Finding a Research Position at The University of Toronto St. George

research position two students with laptops
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The University of Toronto St. George campus offers awesome opportunities. Finding a research position at the University of Toronto can be intimidating since there are lots of requirements to meet, such as maintaining a high grade average or having previous experience in the field. No matter what the expectations are, approach them with a focus and willingness. Even if that means volunteering at first. There are various research opportunities for undergraduate and graduate students, so you should reach out and get connected to gain experience during your academic years. Here are some great places to find a research position at UTSG.

1) It Might Not Pay

Your first research position might not be a paid position. However, you should not be worried about this, especially if you are just starting out. Don’t prioritize money at first or you will halt your progress. Alternatively, if your grade point average isn’t quite where you want it to be, you may consider a volunteer position.

If your grade point average is high, you have a better chance. But remember that volunteering can lead to further research projects. Also, volunteering will help you to build and maintain connections that could later facilitate a bigger step. Visit CLNx to begin your search for volunteer experience, no matter what year of study or program you’re in. For example, if you are looking for lab experience, get started in smaller research and move your way up. A common misunderstanding of volunteering is that it’s viewed as less important than career or work experience. However, volunteering has an impact on your profile and resume. In fact, volunteering adds value by providing you with applicable experience and demonstrating your willingness to learn out of genuine interest. It gets your foot in the door!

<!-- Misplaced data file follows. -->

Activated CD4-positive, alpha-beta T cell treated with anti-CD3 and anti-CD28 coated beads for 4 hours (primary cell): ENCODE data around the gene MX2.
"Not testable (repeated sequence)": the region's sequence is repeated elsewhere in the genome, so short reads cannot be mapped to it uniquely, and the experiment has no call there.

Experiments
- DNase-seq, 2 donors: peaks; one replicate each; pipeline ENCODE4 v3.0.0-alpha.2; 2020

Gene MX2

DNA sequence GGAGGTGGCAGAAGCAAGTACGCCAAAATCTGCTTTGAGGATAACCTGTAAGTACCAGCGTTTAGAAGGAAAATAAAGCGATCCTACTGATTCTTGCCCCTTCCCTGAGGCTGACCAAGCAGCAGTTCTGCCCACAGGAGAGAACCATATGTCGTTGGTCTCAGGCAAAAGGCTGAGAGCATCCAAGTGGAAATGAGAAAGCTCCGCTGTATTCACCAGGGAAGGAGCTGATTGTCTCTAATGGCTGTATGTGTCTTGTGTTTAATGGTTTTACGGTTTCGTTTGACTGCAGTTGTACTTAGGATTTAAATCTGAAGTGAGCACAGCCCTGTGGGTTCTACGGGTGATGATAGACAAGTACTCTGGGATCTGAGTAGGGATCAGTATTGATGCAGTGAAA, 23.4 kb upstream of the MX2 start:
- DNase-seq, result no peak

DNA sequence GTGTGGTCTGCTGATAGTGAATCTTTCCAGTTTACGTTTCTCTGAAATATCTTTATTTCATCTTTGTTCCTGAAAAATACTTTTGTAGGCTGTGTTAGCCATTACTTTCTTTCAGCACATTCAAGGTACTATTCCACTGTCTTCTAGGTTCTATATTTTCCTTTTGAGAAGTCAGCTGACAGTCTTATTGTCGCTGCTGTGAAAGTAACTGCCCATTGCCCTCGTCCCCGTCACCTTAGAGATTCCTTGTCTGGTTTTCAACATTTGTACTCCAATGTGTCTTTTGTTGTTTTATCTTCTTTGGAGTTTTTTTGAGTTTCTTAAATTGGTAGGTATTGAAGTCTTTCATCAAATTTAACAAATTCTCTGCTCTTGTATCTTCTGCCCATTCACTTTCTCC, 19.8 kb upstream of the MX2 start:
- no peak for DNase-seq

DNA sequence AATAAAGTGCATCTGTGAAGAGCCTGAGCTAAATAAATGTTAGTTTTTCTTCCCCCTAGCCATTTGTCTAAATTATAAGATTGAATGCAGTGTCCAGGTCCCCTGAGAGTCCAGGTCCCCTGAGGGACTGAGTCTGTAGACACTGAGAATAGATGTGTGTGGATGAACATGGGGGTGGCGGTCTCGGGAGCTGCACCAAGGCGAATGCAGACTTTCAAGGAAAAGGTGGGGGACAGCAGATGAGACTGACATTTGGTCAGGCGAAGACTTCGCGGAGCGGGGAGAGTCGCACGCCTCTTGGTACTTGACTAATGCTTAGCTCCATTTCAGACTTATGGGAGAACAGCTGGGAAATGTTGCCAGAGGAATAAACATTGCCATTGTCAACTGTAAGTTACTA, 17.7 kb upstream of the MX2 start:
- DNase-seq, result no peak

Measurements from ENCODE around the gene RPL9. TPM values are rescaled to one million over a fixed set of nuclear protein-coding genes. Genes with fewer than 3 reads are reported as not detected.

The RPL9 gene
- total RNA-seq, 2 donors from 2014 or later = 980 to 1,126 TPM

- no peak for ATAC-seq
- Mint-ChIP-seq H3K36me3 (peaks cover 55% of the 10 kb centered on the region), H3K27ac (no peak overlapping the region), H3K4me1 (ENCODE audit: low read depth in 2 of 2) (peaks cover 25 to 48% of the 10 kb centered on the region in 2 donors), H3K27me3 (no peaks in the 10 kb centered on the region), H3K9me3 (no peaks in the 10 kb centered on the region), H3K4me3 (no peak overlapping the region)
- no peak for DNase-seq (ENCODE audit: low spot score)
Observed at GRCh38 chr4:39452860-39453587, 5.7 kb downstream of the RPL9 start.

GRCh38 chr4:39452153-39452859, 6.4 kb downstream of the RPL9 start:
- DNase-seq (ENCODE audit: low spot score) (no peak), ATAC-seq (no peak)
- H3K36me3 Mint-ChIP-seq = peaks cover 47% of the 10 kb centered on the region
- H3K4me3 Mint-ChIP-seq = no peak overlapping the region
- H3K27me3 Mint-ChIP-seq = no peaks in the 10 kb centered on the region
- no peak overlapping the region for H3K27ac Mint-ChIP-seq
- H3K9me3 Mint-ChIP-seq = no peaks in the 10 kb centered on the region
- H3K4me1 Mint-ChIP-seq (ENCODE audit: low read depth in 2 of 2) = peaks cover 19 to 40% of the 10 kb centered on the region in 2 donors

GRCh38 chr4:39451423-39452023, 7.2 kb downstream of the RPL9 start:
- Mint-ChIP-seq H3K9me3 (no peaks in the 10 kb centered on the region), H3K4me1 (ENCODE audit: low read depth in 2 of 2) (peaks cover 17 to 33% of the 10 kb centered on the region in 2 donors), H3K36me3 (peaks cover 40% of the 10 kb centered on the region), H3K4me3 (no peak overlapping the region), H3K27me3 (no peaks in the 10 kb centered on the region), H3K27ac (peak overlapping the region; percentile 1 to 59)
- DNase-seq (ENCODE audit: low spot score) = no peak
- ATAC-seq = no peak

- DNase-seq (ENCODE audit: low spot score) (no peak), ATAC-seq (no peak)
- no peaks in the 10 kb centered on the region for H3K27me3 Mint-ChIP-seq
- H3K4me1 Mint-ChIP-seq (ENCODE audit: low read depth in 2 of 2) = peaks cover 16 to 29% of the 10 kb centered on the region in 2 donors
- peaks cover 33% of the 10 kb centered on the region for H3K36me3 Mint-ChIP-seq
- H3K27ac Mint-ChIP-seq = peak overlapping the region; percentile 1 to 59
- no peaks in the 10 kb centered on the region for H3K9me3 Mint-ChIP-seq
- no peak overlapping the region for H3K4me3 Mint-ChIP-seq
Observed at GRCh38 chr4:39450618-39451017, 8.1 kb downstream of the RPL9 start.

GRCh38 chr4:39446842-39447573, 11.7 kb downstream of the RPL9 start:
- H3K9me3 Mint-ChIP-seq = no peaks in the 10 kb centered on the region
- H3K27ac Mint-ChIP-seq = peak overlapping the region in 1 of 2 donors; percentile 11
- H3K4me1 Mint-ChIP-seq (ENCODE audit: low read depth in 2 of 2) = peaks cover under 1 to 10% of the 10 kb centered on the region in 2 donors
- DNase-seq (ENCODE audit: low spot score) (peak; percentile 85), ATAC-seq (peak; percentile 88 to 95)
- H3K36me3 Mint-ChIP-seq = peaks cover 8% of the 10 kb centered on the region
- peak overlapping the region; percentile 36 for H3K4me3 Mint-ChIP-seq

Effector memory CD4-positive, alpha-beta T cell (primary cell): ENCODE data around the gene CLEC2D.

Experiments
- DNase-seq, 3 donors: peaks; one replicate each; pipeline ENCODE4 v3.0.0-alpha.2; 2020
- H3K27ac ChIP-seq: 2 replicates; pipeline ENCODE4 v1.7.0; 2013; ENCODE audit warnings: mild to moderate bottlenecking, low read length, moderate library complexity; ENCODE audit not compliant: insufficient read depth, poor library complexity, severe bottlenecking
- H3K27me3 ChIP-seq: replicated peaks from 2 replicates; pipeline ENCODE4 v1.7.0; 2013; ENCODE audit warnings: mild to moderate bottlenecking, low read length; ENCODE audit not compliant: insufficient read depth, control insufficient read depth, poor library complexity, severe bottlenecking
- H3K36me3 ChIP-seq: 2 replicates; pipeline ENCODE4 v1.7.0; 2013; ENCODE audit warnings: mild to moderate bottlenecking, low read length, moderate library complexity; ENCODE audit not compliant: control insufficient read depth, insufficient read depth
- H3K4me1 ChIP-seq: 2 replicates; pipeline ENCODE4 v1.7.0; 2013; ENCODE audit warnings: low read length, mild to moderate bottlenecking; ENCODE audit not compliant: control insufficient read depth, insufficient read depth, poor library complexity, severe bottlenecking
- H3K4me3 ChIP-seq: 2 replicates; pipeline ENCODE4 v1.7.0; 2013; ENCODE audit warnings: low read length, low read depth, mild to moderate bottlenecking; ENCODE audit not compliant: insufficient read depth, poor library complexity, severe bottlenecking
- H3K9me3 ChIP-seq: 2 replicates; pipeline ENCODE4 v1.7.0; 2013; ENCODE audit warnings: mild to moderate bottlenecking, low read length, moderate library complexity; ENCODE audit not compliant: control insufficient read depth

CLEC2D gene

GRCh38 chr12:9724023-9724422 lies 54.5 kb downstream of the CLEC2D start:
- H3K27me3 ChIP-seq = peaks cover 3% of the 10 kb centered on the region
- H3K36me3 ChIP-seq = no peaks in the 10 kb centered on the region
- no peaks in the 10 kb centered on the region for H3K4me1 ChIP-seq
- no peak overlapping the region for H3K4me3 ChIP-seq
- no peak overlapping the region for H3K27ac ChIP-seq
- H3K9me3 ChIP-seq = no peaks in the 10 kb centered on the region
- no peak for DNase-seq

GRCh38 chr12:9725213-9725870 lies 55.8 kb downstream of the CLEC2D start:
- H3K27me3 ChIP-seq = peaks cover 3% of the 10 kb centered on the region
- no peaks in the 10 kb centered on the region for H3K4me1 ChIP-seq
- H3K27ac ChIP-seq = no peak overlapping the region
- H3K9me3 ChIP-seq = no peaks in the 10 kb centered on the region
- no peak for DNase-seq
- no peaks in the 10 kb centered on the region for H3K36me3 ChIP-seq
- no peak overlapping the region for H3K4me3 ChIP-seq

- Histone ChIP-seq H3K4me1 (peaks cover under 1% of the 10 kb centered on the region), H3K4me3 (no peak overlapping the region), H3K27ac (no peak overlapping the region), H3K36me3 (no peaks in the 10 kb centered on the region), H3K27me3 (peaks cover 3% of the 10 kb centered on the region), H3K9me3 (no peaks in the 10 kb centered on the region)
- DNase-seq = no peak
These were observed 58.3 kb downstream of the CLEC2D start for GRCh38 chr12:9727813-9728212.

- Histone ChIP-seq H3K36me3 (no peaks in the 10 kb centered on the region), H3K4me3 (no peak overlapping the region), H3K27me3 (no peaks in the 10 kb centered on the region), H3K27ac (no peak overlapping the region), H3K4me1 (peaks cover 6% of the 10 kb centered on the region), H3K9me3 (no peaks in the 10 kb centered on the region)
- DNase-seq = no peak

2) Making Connections

If you haven’t connected with your professors, then now would be the time to begin. This is important as professors are fountains of knowledge and can be a major connection to your next position. If you haven’t really talked to your professors during your first year, do not fret. You can always reach out during the summer or autumn.

First, it is recommended that you figure out which course (or courses) you are going to take, so you can begin meeting with your professor(s). You can do so on the Student Web Services Course Finder for University of Toronto students. Many students wait a couple of months to get into the flow of the course content, and then by December (or March depending on the semester), they start reaching out to their professors. Therefore, start asking questions about career paths or research opportunities in the field early on. Once you’ve kept up a good rapport with your professors, you can ask them about a research position.